The important question for Pechman was the "incidence" of tax: Who bears the burden? Corporate taxes, Pechman found, got passed on to customers in price increases or to employees in wage reductions. The deductibility of interest spurred corporations to take on debt, which lowered their tax burden--but led in part to takeover mania in the 1980s. Tax consequences are often unintended.
Today corporate and individual finances are more intertwined than ever, in health insurance and pension accounts. For most publicly held U.S. companies, more than 60% of the stock is owned by pension funds. And that fact also pushes tax reforms that would increase pensions and savings.
Ironically, current tax debates are over credits for child care and capital gains tax cuts--items of complexity. Flat taxes could do away with both--eliminating income taxes for families with incomes below $36,000 and using only a single tax rate.
So what lies ahead? Passage of some form of savings-promoting legislation next year. Because the real dynamic of tax policy today comes from a bipartisan desire to save for retirement and to preserve the promise of the U.S. economy.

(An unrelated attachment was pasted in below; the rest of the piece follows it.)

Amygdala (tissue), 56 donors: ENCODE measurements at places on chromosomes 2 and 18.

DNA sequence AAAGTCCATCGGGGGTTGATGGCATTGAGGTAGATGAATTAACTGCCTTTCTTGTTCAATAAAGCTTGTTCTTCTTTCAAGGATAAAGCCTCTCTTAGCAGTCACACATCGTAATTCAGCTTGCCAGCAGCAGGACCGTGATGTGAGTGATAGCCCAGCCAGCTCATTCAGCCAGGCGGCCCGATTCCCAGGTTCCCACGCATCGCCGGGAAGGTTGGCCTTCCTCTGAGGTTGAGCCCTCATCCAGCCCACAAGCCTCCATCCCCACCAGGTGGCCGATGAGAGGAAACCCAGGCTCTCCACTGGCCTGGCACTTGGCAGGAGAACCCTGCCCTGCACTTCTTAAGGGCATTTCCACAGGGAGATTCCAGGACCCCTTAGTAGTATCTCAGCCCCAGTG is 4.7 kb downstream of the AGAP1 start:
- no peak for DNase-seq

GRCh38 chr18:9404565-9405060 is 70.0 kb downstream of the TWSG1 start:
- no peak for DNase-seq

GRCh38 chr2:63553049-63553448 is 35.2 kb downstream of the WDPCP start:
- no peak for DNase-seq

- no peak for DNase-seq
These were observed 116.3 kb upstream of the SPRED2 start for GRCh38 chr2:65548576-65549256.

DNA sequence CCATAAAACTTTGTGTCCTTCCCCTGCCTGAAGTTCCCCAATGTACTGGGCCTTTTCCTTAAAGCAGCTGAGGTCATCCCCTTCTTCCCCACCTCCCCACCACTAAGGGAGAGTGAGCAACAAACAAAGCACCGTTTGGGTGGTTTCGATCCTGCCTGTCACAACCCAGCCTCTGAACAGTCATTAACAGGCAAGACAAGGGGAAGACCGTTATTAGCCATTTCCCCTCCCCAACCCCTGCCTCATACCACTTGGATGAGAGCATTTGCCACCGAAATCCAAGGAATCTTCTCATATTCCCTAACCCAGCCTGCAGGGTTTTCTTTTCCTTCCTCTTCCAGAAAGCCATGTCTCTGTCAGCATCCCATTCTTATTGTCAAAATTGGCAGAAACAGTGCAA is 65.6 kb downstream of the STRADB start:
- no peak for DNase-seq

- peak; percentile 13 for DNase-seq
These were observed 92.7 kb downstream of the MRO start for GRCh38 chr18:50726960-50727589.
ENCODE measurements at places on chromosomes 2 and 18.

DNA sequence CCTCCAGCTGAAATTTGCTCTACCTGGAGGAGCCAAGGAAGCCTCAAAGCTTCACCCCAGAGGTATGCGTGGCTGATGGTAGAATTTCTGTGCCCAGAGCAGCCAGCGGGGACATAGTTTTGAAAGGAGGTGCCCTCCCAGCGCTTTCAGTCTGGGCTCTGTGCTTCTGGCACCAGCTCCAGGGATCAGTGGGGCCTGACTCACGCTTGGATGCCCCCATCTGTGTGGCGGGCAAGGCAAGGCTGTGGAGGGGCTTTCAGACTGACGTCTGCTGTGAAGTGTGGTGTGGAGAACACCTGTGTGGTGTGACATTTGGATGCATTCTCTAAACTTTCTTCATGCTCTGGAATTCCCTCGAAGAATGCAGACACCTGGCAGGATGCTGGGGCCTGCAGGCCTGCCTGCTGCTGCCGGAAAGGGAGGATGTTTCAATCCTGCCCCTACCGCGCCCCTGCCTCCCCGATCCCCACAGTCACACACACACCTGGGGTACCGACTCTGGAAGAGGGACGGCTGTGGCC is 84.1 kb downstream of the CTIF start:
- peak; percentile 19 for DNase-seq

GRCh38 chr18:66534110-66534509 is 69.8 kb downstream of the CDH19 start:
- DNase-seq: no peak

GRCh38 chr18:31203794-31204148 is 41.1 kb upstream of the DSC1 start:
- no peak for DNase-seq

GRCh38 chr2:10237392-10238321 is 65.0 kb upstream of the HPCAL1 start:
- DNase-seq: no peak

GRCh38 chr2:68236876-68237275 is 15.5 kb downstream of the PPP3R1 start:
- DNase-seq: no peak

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A New Era?
A majority of Americans say they want to save more. . .
Survey responses to the statement "I am prepared to reduce personal spending now in order to save for retirement":
Somewhat agree: 44%
Somewhat disagree: 33%
Strongly disagree: 7%
No answer: 6%
Strongly agree: 11%
Note: May not add up to 100% due to rounding
. . .and the 'official' personal savings rate is rising again. . .
Personal savings as a percentage of disposable personal income:
* Average rate for first four months of 1995
. . .but even as retirement account assets grow. . .
Assets in 401(k) retirement plan (billions of dollars):
. . .so does consumers' debt burden.
Consumer debt as a percentage of disposable personal income:
Sources: Kemper-Roper Retirement Monitor survey, Commerce Department, Access Research Inc., Federal Reserve Board